The table of contents can be finalised towards the end, once all the sections for the portfolio have been finalised, but it is useful to start listing the different things that may be included. The Nursing Council booklet Guidelines for Competence-Based Practising Certificates (2) gives some direction. It can be purchased from Nursing Council for $10 (ph 04 385 9589), or get it free of charge from the website on: www.nursingcouncil.org.nz under publications. I recommend all workplaces have a copy readily available.
The CV is personal, factual information, including name, address, contact details. Some word processing packages have templates for CVs, or you could ask a friend or colleague if you could see their CV to get some ideas. The NZNO library has some helpful references on the website (www.nzno.org.nz) in the professional section under library, in the "how to ..." guides, or you can phone Linda Stopforth on 04 931 6736.
Nurses need to start compiling evidence of their professional development. The requirement will be ten days (75 hours) of professional development relevant to your practice in the last five years. (2) As portfolios will be required in March 2005, nurses should record information about the professional development they have undertaken from March 2000. Record the title, date, length of time (in hours) and who presented or provided the course, seminar etc. The key content can be listed briefly.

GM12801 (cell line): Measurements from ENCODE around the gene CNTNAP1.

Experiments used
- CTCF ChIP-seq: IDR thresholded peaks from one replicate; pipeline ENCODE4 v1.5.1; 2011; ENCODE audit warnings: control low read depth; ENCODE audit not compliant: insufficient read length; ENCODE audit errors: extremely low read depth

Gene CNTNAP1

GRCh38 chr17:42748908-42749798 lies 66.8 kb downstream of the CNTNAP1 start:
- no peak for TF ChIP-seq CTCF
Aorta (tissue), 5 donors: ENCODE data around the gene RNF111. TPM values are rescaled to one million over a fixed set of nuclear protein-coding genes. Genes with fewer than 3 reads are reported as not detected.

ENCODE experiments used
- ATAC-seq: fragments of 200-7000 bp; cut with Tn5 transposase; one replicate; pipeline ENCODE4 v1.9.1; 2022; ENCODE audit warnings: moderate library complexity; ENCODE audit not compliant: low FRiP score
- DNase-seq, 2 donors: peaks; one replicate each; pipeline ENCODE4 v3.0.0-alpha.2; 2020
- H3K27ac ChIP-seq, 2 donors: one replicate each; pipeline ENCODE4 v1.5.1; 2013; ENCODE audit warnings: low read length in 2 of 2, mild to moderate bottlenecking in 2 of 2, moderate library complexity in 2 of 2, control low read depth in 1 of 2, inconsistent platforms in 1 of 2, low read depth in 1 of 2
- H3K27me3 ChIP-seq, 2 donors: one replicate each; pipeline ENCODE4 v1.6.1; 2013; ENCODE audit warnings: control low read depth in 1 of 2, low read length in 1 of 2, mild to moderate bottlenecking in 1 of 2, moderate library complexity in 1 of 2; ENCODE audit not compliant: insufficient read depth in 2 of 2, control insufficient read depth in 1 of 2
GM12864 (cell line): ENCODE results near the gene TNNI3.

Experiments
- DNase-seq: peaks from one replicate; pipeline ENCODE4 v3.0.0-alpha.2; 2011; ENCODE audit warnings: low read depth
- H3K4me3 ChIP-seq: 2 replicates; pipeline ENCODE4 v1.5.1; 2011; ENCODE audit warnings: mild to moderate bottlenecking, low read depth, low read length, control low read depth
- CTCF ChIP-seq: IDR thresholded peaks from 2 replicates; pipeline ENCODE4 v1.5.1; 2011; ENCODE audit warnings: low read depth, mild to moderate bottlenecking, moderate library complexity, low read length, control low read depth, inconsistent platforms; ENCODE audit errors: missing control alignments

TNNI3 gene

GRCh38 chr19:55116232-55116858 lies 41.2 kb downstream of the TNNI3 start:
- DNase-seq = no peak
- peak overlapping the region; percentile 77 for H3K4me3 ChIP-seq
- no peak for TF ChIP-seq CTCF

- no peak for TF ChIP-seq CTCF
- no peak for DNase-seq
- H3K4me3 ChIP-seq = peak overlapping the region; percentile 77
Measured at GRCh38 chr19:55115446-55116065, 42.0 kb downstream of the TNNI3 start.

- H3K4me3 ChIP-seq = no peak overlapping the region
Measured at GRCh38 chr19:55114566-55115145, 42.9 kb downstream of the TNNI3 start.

Nurses can start making copies of documents to be included in their portfolio, such as qualifications and certificates. Documents can be certified by another RN, a registered midwife, a Justice of the Peace, a kaumatua or a lawyer. (2) Show the original and the copy to such a person and ask them to sign and date the copy, putting "certified as true copy". It is important to keep originals and a copy of all portfolio contents, just in case it gets lost.
Over the next couple of months Nursing Council will be consulting with nurses about further details, such as scope of practice and what else is required to demonstrate competence. Please look out for this, have your say and encourage your colleagues to do so too. Updates will be on the Nursing Council and NZNO websites. Information will be published in Kai Tiaki Nursing New Zealand and you can use your NZNO staff as a resource.
You can do it--so go for it and get started!
(1)) Roberts, F. (1999) The people, the programme and the place: Nurses' perceptions of the Lakeland Health Professional Development Programme. Unpublished masters thesis. Wellington: Victoria University.
(2)) Nursing Council. (2001) Guidelines for Competence-Based Practising Certificates. Wellington: Nursing Council.
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|Title Annotation:||professional focus|
|Publication:||Kai Tiaki: Nursing New Zealand|
|Date:||Feb 1, 2004|